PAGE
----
If you saw the 2010 film The Social Network, you understand a little about how the company that put the “F” in the “FANGs” stocks started out.
Mark Zuckerberg has come a long way from opening a social media platform for his buddies at Harvard in 2004. Since then, Facebook has grown to 1.59 billion monthly users worldwide.
If that sounds like a lot, it’s because that’s 22% of all the people on earth! But it sounds like Facebook is just getting started.
If you’ve listened to Harry, the meteoric rise of Facebook has grown hand-in-hand with the debt bubble. Only today would you see a company become so successful not by increasing productivity or efficiency, but through mindless entertainment. We all live in a bubble, and Facebook proves it.
But now the company, along with other tech juggernrnauts in the Valley, are taking the next steps to sink their hooks even deeper into our lives.
These companies all realize that as their current business models meet their growth caps, they have to expand into new areas. Clearly, Facebook as a product can’t get much bigger. They’ve already totally saturated the marketplace.
So what does any innovative American company do when they’re backed into a cornrner? Complete vertical integration!
Amazon is already dominating the retail industry and causing consolidation in that space. It’s even making plans to launch its own delivery service to cut out the middleman!
And the company formerly known as “Google” has already gone through a massive overhaul to drive its growth through the 21st century.
Just like the tycoons of the last industrial revolution, these titans of industry are snatching up smaller companies to not only improve their primary products, but to control the delivery of them.
Think of Facebook in terms of the modernrn railroad. Right now it transports tons of user content over their back-end infrastructure, but they don’t own the tracks it rides on to get to you.
Currently most Facebook and Alphabet users get their content over their wireless mobile device carriers, such as Verizon or T-Mobile. If you use your home computer (because no one is on Facebook at work, right?), the content is probably riding over infrastructure provided by Comcast, Cox or AT&T.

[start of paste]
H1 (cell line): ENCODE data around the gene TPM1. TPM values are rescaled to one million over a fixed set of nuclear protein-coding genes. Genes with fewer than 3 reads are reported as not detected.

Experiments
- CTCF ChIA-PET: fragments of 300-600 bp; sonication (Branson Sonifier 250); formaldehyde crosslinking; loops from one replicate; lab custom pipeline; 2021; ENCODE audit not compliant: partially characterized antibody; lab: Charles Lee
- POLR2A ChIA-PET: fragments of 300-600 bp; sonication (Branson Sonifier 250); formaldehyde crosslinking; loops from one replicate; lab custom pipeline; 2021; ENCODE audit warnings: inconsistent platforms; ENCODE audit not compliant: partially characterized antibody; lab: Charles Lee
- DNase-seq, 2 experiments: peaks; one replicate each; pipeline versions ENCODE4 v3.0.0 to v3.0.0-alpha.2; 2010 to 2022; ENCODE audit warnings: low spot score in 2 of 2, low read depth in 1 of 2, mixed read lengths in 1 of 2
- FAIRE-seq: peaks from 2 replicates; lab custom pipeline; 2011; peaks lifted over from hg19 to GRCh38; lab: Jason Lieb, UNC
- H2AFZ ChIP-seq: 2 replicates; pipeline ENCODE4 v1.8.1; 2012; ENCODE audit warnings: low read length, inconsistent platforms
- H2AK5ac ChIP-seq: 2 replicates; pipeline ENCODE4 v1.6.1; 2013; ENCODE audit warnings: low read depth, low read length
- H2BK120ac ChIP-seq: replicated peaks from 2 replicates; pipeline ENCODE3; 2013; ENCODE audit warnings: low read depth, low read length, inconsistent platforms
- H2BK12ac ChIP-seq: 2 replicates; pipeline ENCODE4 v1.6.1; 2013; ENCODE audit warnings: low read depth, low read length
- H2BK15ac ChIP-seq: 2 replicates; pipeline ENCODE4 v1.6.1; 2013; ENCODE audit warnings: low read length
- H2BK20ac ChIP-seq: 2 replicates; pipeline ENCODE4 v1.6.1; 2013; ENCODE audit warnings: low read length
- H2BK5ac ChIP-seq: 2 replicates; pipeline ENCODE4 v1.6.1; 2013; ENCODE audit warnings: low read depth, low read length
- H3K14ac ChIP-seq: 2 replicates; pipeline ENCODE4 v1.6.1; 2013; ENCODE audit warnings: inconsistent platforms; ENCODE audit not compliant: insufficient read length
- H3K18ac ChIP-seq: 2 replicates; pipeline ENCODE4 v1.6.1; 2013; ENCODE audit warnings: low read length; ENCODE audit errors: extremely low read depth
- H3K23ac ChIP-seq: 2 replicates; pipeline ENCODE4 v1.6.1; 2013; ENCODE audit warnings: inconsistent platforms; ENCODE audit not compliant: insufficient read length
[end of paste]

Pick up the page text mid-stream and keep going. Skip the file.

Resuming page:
But Facebook and Alphabet want to change that model. Right now, in select cities across the U.S., they’re funding massive fiber infrastructure projects that’ll make today’s download speeds look pitiful by comparison.
As you can imagine, they’re getting a lot of pushback from cable companies. In fact, right now Google Fiber is fighting Comcast for utility pole access in Silicon Valley – its home turf of all places!
These cable companies currently have a monopoly on infrastructure, and are even starting to charge a premium for heavy data users to limit your bandwidth.
If you have anyone in your house who like to binge watch Netflix, you probably know this limit all too well! One hour of high-definition streaming takes roughly three gigabytes of data. That can add up quickly!
So, as companies like Alphabet get into the infrastructure space – as they’re already starting to – those limits could quickly become yesterday’s problems.
Google Fiber currently provides download speeds of one gigabyte per second. Long-term, they want to turnrn that into a terabyte, or 1,000 gigabytes.
As for Facebook, their next big vertical integration involves getting into the virtual reality space, otherwise known in the industry as “VR.” In 2014, they purchased a startup virtual reality company called Oculus for a cool $2 billion.
With virtual reality, the possibilities are endless. Want a realistic tour of the Eifel Tower from your living room at a fraction of the cost? Done. How about learnrning how to fix a car engine without getting greasy? Done.
Or maybe you just want to experience being in the same room as your loved ones when you’re away on business, or re-live an awesome family vacation. All of that will become possible with virtual reality.
This is where we get back to bandwidth, and why it’s so important for companies like Facebook and Alphabet to have their own infrastructure.
For virtual reality to be, well, realistic, it has to be shot and displayed in high definition. Naturally, Facebook doesn’t want to have to rely on other businesses’ infrastructure. They want to be able to control their own destiny.
And they’re all about keeping costs down. Facebook has teamed up with Samsung to produce lightweight headgear to enjoy the virtual reality experience. Imagine a high-end mobile phone with a 360-degree camera attached to the front of a ski mask! The cost to you? $400.
Sign me up!
It may be too early to start calling Facebook, Alphabet and Amazon the Rockefeller, Carnrnegie and JP Morgan of the modernrn day. But it looks like they’re on a vertical integration path that appears very similar for their industries. And that consolidation will only amp up if the economy crashes.
Editor, Biotech Intel Trader